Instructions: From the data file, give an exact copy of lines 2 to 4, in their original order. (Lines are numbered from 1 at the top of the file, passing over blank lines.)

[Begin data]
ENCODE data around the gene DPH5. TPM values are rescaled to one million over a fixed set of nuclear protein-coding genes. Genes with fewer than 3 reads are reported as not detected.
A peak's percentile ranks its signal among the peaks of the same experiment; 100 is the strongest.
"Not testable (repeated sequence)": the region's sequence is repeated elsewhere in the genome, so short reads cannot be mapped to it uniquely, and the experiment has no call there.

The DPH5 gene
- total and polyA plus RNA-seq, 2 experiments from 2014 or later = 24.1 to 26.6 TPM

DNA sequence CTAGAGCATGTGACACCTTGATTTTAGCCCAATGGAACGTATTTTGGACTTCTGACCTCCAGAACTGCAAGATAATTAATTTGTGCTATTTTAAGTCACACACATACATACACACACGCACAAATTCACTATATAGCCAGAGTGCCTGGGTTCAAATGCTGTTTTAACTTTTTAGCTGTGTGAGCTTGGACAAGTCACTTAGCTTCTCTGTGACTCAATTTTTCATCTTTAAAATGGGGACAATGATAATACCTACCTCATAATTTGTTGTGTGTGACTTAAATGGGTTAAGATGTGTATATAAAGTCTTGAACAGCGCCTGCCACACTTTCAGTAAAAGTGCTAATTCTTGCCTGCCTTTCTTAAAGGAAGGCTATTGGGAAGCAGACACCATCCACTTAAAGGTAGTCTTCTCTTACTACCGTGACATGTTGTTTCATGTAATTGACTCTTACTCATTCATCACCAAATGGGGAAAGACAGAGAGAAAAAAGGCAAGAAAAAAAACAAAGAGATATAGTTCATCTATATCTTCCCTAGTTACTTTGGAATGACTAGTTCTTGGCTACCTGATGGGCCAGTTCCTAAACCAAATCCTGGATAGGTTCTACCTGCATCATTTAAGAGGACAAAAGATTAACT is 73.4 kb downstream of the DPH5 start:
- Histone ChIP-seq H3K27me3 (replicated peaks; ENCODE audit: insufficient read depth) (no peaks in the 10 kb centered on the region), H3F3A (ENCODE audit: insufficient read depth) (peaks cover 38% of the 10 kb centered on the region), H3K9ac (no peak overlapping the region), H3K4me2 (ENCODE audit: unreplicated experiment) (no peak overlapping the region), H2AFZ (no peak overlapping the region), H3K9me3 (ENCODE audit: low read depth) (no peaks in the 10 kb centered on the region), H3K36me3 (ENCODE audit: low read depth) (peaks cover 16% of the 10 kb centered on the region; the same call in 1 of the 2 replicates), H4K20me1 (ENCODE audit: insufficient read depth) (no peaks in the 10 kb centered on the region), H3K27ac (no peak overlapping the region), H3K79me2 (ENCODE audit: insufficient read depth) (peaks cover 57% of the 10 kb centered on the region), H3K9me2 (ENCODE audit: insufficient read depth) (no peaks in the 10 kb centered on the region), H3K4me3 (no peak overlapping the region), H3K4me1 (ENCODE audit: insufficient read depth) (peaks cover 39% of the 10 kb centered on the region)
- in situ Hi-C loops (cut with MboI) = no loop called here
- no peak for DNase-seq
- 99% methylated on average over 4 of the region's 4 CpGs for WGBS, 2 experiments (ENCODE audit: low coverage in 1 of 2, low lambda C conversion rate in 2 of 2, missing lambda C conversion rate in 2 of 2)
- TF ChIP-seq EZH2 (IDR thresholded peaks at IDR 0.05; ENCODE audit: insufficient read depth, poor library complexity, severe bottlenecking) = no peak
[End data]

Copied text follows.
A peak's percentile ranks its signal among the peaks of the same experiment; 100 is the strongest.
"Not testable (repeated sequence)": the region's sequence is repeated elsewhere in the genome, so short reads cannot be mapped to it uniquely, and the experiment has no call there.

The DPH5 gene